Australians don’t want to blow up their democracy, they want to save it. Commonwealth, state and local government working together is key to repairing the democratic vessel

By Terry Moran

Friday November 29, 2019

Terry Moran

Australia’s federalist system of government is complex and frequently criticised. Yet it is a model which is likely to stay. Terry Moran AC, chair of the Centre for Policy Development and former secretary of the Department of the Prime Minister and Cabinet, presents a review of how Commonwealth, state, and local governments could work together more effectively. This speech was delivered at the 2019 John Cain Lecture in Melbourne on November 27.

Moran focuses on four areas: big ideas as the important drivers of policy and what governments do in response; Australia’s change of gears in the eighties when a new wave of economics-driven policy took over the national debate and confronted the Cain government; the problems the public now realises have been created by the microeconomic initiatives from this period; and the benefits of rediscovering federalism and local governance as we get back to the community level in delivering essential services.

John Cain became Victoria’s Premier in 1982, after a significant swing ended a long period of coalition occupancy of the Treasury benches. He gave way to Joan Kirner, who became premier in August 1990.

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The Cain government achieved government at a critical point in our history. The election of the Hawke government in March 1983 began the second long wave of reform in Australia.

Significant macro and micro economic reform upended the foundations of the Victorian economy, with only occasional attention by Canberra to a serious transition strategy for this state.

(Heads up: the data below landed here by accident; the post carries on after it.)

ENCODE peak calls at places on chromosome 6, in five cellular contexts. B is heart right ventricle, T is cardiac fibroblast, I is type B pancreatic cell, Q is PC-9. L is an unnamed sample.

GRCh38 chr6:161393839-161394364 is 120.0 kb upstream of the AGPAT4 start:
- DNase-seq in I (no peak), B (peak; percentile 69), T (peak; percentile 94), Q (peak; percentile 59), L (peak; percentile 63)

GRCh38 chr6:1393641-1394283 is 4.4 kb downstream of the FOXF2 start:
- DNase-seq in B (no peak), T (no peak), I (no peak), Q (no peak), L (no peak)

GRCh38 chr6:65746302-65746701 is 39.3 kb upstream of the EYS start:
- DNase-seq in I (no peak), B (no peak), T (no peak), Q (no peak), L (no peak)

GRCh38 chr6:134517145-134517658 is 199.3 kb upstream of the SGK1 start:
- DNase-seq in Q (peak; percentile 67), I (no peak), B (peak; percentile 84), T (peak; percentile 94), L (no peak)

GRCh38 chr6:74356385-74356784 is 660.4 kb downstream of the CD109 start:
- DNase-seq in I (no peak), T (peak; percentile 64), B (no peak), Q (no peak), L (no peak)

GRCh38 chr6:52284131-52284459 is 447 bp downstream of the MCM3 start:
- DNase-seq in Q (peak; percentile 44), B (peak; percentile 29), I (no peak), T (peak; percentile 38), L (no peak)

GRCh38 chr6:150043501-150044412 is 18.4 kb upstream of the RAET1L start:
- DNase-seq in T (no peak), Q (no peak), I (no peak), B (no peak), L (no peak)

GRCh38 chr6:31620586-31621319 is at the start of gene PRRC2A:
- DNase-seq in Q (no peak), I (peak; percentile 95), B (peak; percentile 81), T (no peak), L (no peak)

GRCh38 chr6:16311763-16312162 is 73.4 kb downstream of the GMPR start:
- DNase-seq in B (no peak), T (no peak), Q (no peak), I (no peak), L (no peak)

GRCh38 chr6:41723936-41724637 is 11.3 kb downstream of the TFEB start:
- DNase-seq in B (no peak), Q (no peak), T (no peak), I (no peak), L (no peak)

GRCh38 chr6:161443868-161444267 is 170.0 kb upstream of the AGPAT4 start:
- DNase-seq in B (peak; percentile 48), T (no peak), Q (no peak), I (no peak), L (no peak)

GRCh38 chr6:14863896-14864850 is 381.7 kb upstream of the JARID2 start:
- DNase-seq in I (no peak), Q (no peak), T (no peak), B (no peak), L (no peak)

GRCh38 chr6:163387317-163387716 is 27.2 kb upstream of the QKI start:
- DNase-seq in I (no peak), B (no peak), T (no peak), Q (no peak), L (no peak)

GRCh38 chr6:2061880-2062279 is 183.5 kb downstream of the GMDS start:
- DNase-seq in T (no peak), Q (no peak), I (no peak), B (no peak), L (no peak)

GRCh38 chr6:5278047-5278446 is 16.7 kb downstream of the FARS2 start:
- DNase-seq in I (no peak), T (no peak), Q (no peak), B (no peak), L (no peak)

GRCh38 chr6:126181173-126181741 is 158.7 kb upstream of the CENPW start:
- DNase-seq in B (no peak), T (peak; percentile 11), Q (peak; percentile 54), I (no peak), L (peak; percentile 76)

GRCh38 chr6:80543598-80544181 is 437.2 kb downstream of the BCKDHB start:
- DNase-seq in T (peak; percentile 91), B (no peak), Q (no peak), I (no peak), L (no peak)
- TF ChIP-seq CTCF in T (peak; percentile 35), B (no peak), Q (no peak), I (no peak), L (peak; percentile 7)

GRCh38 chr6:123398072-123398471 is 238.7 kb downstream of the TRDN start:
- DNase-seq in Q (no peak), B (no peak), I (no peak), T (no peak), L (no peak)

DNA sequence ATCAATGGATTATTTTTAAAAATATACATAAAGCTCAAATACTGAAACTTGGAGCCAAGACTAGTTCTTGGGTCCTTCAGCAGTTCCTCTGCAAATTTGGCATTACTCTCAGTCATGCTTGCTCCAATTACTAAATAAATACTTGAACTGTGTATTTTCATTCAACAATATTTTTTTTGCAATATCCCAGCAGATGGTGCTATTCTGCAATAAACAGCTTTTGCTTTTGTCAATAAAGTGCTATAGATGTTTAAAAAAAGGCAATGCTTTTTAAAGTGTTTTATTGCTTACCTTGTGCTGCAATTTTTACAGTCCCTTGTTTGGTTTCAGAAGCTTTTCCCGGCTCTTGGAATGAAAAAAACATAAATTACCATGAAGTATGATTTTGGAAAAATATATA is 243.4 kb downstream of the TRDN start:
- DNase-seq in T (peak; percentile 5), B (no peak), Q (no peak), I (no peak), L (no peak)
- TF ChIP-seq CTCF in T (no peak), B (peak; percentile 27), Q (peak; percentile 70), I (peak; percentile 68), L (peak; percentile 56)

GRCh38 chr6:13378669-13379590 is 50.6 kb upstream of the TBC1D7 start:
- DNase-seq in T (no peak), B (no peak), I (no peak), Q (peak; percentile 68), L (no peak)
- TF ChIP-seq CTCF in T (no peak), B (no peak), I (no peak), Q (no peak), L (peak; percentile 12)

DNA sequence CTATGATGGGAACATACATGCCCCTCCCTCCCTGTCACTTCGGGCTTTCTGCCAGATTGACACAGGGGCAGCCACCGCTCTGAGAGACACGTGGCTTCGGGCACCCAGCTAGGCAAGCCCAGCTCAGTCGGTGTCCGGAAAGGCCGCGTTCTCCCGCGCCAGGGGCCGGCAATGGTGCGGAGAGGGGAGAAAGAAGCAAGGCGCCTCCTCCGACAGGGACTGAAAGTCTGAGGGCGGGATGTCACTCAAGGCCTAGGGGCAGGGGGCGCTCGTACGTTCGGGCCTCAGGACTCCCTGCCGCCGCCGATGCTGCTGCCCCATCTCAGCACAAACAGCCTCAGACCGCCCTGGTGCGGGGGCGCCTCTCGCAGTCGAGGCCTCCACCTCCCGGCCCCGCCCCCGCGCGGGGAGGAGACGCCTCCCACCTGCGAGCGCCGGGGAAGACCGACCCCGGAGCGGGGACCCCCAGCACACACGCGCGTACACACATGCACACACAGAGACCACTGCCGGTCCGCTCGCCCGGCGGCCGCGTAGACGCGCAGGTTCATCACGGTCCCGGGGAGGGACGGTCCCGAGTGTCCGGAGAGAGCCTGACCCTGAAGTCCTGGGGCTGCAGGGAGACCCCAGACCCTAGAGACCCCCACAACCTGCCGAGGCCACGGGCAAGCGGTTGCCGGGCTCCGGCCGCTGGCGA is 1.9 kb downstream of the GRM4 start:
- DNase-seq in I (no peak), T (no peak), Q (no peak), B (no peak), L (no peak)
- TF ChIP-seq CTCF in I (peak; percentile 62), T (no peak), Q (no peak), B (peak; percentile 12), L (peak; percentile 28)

After the debacle of the great depression and the existential threat of the second world war which followed, both sides of politics nationally and at a state level had worked hard to repair the nation and grow its population.

In Victoria, the Bolte and Hamer governments pursued a firm resolve to grow the whole state. They invested heavily in economic infrastructure, health, education and the cultural life of the state.

Canberra’s enthusiasm from the early 80s for a new set of ideas based in economics to define the second wave of reform succeeded, and complemented the earlier nation building era as Australia opened itself up to the world.

The second wave went past these achievements, and emphasised microeconomic reforms in pursuit of globalisation — the ideal against which populist insurgencies now assault many democratic governments in developed economies.

These days, John Cain is mentioned most for his government’s struggle to sustain the Victorian economy in the face of the ill winds of economic reform unleashed by Canberra without the context being explained.